“China’s foreign reserves, the world’s largest, are now more than a trillion dollars. They are expected to increase by several hundred billion dollars more over the next year. Small wonder there is so much interest in how they are managed and where they are invested. Much of the money is now in U.S. Treasury bonds, but following this weekend’s announcement by Wen Jiabao, China’s premier, it may eventually be managed more ambitiously, and by one or more new agencies.”

Chris told you yesterday about the story on the street that the oil producing countries are not able to buy as many Treasuries as they once did when oil was $70. Add this story to the one above from the Financial Times, and you have to wonder… Who is going to buy/finance our debt? Uh-oh… Here we go down the slippery slope of currency debasement. Mark my words… That’s what poor Henry Paulson will have no other choice to do, when the debt is not being financed.

As I told the group in Jacksonville on Monday… The U.S. data has perked up in January, and doesn’t look as bleak as the stuff that was printing in the fourth quarter of 2006. The Fed is not out of the woods by any stretch of imagination with regards to inflation, and the December leading indicators vouch for that as they began to recover from months of negative readings. But… I’ve seen this type of “dead-cat bounce” in economies before. You think the worst is over, and then “Whack!” Be careful out there!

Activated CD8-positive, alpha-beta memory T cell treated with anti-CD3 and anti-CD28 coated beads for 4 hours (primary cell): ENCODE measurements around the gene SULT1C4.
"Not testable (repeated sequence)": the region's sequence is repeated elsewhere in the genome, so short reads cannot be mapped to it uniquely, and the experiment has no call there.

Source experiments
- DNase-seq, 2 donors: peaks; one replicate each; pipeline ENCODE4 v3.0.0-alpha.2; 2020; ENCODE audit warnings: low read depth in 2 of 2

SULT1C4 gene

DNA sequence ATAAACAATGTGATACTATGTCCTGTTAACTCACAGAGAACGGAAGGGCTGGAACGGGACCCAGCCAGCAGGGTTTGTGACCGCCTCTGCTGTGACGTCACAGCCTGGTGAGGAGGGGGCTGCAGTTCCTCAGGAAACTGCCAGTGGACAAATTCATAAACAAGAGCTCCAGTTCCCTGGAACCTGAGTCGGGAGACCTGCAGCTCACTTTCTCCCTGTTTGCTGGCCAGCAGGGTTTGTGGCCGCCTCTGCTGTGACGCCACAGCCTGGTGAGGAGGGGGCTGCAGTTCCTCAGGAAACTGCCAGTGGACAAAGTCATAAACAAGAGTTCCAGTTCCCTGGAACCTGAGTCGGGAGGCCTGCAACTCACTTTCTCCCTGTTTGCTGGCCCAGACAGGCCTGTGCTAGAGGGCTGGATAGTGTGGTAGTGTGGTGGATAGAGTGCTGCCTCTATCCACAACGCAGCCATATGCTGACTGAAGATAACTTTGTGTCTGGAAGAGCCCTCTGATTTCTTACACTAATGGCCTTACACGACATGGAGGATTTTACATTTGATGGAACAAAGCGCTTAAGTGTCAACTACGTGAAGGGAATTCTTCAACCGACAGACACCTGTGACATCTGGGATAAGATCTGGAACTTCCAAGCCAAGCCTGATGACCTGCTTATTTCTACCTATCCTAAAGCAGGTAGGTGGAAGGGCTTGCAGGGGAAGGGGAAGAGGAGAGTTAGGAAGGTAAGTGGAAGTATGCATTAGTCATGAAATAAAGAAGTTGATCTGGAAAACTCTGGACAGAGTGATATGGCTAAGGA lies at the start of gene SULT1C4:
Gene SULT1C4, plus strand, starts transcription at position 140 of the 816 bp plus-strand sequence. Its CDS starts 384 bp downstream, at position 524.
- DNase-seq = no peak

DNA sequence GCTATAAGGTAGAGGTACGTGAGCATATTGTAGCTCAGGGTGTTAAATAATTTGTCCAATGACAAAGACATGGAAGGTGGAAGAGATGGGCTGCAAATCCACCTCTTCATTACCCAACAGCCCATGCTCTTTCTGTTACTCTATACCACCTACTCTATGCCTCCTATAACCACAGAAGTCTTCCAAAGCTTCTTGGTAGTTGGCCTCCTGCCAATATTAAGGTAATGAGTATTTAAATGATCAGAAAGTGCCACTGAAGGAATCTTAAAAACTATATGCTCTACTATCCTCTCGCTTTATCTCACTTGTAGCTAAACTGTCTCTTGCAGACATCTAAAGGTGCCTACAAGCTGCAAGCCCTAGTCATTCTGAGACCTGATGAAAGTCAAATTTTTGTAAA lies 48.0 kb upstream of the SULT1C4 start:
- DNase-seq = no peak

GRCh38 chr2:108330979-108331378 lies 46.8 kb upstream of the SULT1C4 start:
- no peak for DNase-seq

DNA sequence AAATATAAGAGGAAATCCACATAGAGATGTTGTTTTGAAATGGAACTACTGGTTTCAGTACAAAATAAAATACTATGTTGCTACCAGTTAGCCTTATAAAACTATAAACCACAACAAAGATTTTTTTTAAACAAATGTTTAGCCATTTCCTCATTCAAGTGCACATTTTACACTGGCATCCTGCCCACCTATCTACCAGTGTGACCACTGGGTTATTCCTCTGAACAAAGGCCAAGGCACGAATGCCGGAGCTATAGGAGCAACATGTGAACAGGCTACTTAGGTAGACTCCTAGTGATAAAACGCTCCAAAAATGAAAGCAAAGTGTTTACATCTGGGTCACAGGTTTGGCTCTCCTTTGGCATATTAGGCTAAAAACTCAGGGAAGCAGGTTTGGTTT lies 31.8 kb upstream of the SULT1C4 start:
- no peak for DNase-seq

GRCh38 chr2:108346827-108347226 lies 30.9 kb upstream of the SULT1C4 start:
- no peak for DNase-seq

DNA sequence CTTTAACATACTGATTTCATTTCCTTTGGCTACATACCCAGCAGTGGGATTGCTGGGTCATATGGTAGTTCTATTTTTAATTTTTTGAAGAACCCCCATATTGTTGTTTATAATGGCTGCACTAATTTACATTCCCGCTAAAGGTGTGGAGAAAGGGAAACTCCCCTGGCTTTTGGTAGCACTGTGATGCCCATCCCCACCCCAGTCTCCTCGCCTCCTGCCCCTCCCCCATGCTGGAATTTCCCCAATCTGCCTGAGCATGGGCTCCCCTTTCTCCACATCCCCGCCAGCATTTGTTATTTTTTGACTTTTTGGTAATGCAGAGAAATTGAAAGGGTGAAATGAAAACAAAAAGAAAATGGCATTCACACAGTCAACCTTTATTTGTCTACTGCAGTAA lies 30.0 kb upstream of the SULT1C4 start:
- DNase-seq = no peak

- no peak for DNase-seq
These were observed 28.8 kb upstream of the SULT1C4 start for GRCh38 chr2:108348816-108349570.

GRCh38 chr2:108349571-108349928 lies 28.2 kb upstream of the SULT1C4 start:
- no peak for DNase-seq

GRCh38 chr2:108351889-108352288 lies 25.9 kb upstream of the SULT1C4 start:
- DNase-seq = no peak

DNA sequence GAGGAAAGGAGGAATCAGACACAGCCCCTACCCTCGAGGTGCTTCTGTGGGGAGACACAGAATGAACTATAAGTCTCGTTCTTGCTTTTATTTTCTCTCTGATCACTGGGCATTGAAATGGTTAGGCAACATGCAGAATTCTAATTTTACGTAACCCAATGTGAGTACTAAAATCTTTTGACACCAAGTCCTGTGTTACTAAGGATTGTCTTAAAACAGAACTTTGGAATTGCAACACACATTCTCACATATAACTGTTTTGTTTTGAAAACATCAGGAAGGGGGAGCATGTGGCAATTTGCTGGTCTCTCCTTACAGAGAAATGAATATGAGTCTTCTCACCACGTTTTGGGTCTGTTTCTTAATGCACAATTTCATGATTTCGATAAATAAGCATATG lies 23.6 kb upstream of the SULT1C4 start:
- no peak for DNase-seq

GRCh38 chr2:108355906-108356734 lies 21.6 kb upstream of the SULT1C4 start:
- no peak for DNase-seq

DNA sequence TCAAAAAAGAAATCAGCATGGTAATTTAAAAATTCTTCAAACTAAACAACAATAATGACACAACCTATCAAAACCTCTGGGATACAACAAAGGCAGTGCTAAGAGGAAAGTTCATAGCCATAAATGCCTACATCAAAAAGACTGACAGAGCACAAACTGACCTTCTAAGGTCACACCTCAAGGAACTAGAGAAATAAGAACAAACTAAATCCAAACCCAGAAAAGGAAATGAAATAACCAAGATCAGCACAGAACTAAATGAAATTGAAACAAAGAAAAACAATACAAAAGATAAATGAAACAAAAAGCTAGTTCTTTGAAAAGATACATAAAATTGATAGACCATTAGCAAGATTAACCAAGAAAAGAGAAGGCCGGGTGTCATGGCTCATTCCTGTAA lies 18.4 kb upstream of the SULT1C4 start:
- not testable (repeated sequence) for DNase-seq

The recovery in gold and silver continues. This time around, I think gold is being bought out of fear… Fear of an escalating problem in the Middle East, namely Iran. I try to put that stuff out of my mind, but when you do think about it… Buying gold comes to mind… And I think this is what is moving gold higher these days.

Currencies Today: A$ .7845, kiwi .6998, C$ .8480, euro 1.3010, sterling 1.9755, Swiss .8020, ISK 69, rand 7.13, krone 6.3950, SEK 6.9720, forint 195.55, zloty 2.99, koruna 21.57, yen 121.40, baht 36, sing 1.5360, HKD 7.8030, INR 44.24, China 7.7725, pesos 10.95, dollar index 84.78, Silver $13.23, and Gold… $643.60

That’s it for today… I think I confused some people last week when I talked about “our little Christine” and her new baby… Christine is a young lady that works for me… I think some people thought that I was announcing my darling daughter Dawn’s new baby… That won’t come until August! We’re getting closer to the World Money Show in Orlando Feb 7-10… EverBank will be there in full force, so come by and see us! Have a great Wednesday!

Chuck Butler, January 24, 2007

The Daily Reckoning